Define two stacks, one for operators (of type Operation) and one for expressions (of type ArithmeticExpression). If you are using Java 5.0, you can use generics to ensure that you are putting the right kind of thing on each stack. On the other hand, if you are not using generics, you probably don't have to create new Operation types for '(' and '$'.

Begin by pushing a '$' onto the operator stack. This isn't a "real" operator, but by treating it as if it were an operator, we can avoid dealing with a lot of special cases where the stack might be empty. It has the lowest precedence, so it will be "evaluated" last; "evaluating" it means we are done, and can return the final result.

Next, you need to tokenize the input String, processing one token (number, variable, or operator) at a time. Relax--the input is simple enough for Java's built-in StringTokenizer to do the job for us. Use the StringTokenizer constructor that takes three arguments, and use all the possible operators, plus space, as the delimiters.

Here's the algorithm:

add a '$' to the end of the expression
while there are tokens remaining in the input string {
|   get the next token
|   depending on the token, take one of the following actions:
|   |   if the token is a space, ignore it, 
|   |   if the token is a number, push it onto the expression stack,
|   |   if the token is a variable name, push it onto the expression stack,
|   |   if the token is a '(', push it onto the operator stack,
|   |   if the token is a ')',
|   |   |   as long as the top operator in the operator stack is not an '('
|   |   |   |   pop an operator from the operator stack,
|   |   |   |   pop two expressions from the expression stack,
|   |   |   |   create a new expression from the operator and two expressions
|   |   |   |   put the new expression onto the expression stack
|   |   |   and pop the '(' from the operator stack
|   |   if the token is an operator
|   |   |   compare its priority to the priority of the top operator in the operator stack
|   |   |   if the new token has higher priority
|   |   |   |    push it onto the operator stack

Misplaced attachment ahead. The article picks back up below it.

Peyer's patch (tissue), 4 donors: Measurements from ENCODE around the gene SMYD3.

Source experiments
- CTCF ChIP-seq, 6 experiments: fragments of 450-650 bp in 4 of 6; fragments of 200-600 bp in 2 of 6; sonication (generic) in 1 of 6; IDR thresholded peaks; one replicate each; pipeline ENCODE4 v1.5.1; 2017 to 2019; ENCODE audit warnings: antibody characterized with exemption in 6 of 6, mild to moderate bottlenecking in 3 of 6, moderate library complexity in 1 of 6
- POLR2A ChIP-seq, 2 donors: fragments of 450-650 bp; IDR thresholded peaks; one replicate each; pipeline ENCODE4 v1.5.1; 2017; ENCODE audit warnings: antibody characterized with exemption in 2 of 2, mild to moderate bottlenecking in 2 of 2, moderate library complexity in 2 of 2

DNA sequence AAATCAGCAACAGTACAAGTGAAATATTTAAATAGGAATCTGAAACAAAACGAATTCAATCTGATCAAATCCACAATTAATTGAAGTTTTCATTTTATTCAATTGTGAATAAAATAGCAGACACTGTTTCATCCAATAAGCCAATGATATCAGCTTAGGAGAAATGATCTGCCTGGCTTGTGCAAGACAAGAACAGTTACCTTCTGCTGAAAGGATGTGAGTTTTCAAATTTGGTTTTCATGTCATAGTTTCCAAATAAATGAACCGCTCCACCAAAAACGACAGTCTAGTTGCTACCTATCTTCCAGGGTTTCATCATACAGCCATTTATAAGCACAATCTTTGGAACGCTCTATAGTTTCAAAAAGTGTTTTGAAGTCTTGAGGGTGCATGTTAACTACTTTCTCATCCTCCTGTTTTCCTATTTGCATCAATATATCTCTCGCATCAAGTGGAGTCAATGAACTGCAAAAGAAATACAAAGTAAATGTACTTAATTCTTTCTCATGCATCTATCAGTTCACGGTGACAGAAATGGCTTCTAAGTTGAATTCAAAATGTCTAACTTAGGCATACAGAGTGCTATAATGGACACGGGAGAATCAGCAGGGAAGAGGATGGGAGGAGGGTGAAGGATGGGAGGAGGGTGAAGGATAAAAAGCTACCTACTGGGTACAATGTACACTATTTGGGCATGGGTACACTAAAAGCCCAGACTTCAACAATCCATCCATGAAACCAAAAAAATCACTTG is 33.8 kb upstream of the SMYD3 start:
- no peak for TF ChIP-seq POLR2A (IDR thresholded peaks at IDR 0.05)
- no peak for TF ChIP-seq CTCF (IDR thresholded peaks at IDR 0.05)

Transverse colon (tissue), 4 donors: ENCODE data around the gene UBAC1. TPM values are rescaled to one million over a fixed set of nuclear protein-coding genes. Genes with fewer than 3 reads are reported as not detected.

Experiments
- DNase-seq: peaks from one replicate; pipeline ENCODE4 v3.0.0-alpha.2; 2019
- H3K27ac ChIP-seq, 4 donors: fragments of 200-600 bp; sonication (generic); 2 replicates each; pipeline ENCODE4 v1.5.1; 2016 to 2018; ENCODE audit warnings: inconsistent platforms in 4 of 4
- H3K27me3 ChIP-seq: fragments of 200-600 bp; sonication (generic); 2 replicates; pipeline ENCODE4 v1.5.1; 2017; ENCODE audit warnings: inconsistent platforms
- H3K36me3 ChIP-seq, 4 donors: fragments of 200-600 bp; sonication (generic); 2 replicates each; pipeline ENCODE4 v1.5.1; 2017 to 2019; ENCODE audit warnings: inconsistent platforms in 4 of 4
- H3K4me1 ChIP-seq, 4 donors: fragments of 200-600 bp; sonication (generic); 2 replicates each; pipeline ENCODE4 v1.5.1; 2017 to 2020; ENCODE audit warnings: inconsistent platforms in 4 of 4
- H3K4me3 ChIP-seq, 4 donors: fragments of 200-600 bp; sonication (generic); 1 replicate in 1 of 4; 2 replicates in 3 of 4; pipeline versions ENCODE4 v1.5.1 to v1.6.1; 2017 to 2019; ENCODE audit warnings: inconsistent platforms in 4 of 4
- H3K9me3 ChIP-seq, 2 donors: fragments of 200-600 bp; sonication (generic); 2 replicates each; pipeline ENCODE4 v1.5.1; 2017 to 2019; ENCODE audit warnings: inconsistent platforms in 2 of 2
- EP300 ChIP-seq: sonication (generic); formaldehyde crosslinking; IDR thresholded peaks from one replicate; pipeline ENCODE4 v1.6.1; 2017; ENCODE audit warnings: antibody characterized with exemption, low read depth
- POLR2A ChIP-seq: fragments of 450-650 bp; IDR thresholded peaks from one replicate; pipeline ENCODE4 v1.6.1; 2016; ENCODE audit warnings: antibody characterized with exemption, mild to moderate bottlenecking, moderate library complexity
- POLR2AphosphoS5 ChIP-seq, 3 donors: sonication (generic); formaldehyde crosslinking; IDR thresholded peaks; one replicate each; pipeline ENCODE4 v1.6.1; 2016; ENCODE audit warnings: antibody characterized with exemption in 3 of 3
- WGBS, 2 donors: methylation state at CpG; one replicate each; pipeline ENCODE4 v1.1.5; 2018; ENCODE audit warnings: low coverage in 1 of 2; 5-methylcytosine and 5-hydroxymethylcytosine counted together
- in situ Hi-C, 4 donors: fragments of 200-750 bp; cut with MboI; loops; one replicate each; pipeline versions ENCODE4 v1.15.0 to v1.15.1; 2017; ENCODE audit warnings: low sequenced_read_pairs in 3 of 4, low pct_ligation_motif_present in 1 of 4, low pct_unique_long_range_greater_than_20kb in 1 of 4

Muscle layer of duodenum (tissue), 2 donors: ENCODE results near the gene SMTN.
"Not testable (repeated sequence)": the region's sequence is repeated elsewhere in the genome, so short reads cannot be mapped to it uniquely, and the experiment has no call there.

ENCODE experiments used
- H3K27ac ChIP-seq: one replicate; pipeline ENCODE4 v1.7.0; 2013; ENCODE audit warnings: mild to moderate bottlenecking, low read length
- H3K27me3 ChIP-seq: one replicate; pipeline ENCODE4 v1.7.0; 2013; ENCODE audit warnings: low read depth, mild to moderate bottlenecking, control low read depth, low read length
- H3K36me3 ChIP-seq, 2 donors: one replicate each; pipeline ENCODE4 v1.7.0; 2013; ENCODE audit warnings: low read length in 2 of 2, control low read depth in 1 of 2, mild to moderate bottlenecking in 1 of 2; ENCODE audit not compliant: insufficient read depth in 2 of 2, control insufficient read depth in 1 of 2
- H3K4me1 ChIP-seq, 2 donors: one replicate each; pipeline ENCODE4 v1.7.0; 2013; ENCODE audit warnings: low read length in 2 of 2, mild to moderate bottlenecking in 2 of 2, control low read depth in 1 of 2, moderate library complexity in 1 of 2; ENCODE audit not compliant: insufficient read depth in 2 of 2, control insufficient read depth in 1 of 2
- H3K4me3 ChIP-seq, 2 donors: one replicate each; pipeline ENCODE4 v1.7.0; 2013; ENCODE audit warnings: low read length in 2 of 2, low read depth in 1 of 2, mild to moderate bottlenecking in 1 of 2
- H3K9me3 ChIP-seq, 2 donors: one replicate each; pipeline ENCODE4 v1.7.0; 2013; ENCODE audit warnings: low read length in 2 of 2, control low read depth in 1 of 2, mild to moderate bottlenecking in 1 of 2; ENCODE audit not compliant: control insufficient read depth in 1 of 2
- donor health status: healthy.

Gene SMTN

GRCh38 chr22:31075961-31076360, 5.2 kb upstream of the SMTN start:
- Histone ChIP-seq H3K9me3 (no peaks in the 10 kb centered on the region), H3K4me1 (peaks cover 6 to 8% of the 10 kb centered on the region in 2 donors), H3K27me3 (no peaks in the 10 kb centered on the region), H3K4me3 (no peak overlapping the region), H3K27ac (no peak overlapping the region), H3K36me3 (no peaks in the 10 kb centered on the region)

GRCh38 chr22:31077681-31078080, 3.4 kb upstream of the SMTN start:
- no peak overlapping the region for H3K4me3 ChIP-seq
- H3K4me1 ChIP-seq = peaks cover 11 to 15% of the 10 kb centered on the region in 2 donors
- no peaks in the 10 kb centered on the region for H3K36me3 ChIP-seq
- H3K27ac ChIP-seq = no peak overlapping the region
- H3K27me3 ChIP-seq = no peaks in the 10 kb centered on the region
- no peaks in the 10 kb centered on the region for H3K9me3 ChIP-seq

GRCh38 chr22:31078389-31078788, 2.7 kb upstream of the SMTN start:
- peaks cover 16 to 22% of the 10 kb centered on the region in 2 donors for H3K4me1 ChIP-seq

|   |   |   else
|   |   |   |   as long as the priority of the  token is less than or equal to that of the
|   |   |   |   |                  top operator in the operator stack,
|   |   |   |   |    if the top operator is '$',
|   |   |   |   |   |    return the top expression in the expression stack as the value
|   |   |   |   |   |              of this method
|   |   |   |   |    else
|   |   |   |   |   |    pop an operator from the operator stack,
|   |   |   |   |   |    pop two expressions from the expression stack,
|   |   |   |   |   |    create a new expression from the operator and two expressions
|   |   |   |   |   |    put the new expression onto the expression stack
|   |   |   |   push the new token onto the operator stack

This algorithm has been discussed in class, though in less detail. I've left out a few conversions (such as, you want to turn a number into an ArithmeticExpression before you push it onto the expression stack), but the algorithm itself is, I believe, complete.

Catch and report as many errors in the input expression as you can.

Note: We have discussed precedence, but not associativity. The above algorithm will correctly parse 1 + 2 + 3 as ((1 + 2) + 3), but it will incorrectly parse a = b = c as ((a = b) = c) (it should be (a = (b = c)). You don't need to worry about this.

Don't forget to write JUnit tests for the parser. In the JUnit test class, you will need at least one HashMap for use while testing. To keep each test method independent of all the others, though, you have to make sure that every method starts with a "clean" HashMap, not one containing junk left over from a previous test.

4. ExpressionTester

Implement a simple class ExpressionTester that extends JFrame. ExpressionTester will implement a GUI containing the following elements:

Your ExpressionTester class should create and use one HashMap, so that you can use values from previous assignment statements in each new expression--that is, your class remembers the values you have assigned to variables.

Due date

Tuesday, February 15, before midnight.